If you file Chapter 7 bankruptcy, it’s usually because you want to discharge, or erase, your debt. This means that you would no longer be obligated to make payments to discharged creditors. However, some debts are secured and tied to collateral, like a car, home, furniture, etc. When it comes to secured debts, debtors have three choices:
While a debtor can end up paying far less for the collateral by redeeming it, for most, it is impossible to raise the entire lump-sum amount needed to redeem within the 30-day period. If a debtor cannot borrow the lump sum from his retirement plan or from friends or family, redemption is not a practical solution.
So, for most Chapter 7 debtors, the best option to keep collateral is to reaffirm the debt. Talk to one of our skilled attorneys to learn more about reaffirmation agreements in Salt Lake City Chapter 7 bankruptcy.
One of the many documents filed with the Bankruptcy Court in a Chapter 7 case is the Statement of Intentions. This document expresses how the debtor intends to deal with the secured creditors. The debtor list each secured creditor, the collateral securing the loan and whether the collateral will be surrendered, redeemed or whether the debt will be reaffirmed.
The secured creditors will review the Statement of Intentions and will prepare accordingly. If the debtor is going to surrender, the creditor will contact the debtor’s Salt Lake City attorney to make arrangements to pick up the collateral, and if the debtor indicates reaffirmation, the creditor will email the appropriate reaffirmation agreement to the debtor’s attorney.
A reaffirmation agreement lets debtors continue paying for items purchased with secured debt that they wish to keep—even if they file bankruptcy. While these debts might be dischargeable, bankruptcy does not sever the creditor’s rights to the collateral. Executing a reaffirmation agreement allows the debtor to keep possession of the property, but it also obligates the debtor to continue making all payments on that specific debt.
Reaffirmation agreements are voluntary. The court or a creditor can’t force you to enter into these agreements, but there are many reasons to reaffirm a debt instead of discharging it. In addition to keeping property, a debtor may wish to reaffirm a secured debt if a co-signer has not filed bankruptcy. Reaffirming debt can protect a co-signer from negative credit reporting. Since a discharge only affects the filing party, co-signers still owe the full amount after discharge. Circumstances like these may push a person toward reaffirming a debt.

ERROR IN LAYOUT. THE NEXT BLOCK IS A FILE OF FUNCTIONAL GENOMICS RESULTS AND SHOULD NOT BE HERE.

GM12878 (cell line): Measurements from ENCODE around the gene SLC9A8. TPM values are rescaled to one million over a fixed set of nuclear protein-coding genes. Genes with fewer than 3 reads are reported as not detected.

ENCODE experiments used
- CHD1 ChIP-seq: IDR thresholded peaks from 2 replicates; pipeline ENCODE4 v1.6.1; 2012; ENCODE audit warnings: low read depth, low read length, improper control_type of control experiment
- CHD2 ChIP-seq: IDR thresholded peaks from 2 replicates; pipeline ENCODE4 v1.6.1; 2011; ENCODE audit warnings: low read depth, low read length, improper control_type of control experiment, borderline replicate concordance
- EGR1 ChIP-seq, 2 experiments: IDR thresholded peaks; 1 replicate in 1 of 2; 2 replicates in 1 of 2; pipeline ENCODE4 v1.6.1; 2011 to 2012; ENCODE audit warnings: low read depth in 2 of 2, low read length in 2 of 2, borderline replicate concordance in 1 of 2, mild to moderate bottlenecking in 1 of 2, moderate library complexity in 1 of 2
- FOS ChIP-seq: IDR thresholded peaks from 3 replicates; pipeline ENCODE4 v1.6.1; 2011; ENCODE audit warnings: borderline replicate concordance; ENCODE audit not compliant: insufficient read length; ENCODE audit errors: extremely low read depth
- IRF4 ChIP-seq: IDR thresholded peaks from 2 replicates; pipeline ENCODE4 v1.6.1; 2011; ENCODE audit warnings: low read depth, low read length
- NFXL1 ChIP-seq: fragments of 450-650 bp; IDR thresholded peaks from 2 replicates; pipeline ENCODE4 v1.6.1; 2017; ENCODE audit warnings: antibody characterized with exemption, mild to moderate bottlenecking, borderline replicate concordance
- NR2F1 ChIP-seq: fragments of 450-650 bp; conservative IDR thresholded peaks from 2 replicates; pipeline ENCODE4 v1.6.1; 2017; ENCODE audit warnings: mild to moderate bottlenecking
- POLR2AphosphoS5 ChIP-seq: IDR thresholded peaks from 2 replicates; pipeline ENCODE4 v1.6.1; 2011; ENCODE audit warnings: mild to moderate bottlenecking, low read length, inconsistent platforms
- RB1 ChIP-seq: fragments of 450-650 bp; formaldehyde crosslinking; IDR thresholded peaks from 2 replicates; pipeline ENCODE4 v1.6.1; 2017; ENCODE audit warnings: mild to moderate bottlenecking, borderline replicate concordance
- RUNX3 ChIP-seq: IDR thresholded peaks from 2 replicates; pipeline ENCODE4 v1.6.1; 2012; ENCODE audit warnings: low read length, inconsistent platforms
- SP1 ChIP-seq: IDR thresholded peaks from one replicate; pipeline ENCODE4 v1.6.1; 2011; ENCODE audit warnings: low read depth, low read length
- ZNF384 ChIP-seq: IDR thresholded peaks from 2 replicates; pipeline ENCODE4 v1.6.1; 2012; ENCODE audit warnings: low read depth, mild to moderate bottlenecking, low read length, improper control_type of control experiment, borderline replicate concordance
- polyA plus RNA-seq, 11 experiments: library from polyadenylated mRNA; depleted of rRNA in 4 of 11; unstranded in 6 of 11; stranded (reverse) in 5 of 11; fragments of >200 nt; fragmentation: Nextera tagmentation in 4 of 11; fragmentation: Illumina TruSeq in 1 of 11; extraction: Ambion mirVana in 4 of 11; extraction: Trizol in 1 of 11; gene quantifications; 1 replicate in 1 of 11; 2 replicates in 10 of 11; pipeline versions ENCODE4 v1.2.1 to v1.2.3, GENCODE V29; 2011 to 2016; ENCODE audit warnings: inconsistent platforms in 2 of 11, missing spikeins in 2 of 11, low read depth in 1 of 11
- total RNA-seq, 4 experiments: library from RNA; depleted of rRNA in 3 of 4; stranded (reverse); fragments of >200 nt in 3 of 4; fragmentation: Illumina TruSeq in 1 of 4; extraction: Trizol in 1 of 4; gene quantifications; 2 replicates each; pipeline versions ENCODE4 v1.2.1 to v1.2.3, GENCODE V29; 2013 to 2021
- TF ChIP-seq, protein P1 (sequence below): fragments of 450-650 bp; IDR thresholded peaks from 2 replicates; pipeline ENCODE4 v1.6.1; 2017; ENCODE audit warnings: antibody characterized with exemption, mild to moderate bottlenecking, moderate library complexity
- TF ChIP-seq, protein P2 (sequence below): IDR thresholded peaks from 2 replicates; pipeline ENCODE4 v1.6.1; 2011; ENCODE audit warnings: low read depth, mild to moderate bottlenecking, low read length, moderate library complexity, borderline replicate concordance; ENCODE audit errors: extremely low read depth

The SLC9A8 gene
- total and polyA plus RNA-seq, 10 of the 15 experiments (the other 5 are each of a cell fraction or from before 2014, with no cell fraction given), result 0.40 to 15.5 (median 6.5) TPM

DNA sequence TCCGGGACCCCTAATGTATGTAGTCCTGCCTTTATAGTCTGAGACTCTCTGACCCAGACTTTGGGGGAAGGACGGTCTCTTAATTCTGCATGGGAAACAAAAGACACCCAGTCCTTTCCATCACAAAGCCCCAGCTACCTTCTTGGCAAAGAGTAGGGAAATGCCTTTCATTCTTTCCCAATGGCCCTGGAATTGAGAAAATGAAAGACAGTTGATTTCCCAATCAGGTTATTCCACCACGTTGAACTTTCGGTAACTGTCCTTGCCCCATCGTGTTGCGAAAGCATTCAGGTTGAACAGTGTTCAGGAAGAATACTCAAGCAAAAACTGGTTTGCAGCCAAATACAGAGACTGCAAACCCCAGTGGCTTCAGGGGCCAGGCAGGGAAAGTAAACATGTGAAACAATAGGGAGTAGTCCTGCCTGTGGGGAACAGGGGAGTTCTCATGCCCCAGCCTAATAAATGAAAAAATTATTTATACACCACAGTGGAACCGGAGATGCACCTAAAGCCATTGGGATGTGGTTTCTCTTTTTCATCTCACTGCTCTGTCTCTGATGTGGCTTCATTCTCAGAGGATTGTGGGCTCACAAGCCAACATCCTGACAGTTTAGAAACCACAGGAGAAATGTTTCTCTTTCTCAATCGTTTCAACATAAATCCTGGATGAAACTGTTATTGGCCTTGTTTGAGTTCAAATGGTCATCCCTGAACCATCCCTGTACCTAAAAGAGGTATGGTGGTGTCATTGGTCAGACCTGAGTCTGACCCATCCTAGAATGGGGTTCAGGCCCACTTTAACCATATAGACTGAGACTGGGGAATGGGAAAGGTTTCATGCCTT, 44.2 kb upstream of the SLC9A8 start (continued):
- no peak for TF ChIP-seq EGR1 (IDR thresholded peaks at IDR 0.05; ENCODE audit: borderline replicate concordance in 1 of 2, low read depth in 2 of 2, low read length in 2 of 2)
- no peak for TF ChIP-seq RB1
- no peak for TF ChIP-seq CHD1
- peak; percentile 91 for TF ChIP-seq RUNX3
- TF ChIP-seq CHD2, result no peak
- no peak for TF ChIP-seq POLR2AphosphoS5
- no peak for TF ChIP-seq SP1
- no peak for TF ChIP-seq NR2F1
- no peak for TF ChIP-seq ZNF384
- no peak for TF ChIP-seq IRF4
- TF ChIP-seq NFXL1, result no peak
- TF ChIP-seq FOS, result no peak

Reaffirming a debt makes sense for many people, but this process has several risks. If a debtor reaffirms a debt, he gives up his right to discharge it, meaning that the creditor can pursue the debtor if he is unable to make future payments.
In most cases, the debtor focus resources on making payments on secured debts after discharging other obligations like medical bills or credit cards. It is important to understand, however, that reaffirming a debt could result in future financial strain. If the debtor fails to make future payments, repossession is an option that creditors have, and the debtor can be liable for any remaining balance after the creditor sells the collateral.
While these risks are real, reaffirmation agreements are common and often beneficial in Salt Lake City Chapter 7 bankruptcy cases. Debtors who obtain a fresh financial start through bankruptcy are often able to make these payments fit within their budget after discharge.
If you are considering a reaffirmation agreement in your Chapter 7 bankruptcy, consult with a Salt Lake City attorney. Reaffirming your debt can help you keep your home or vehicle, but it also comes with some risks, and an experienced legal professional can help you weigh your options. To learn more, call to schedule a confidential consultation as soon as possible.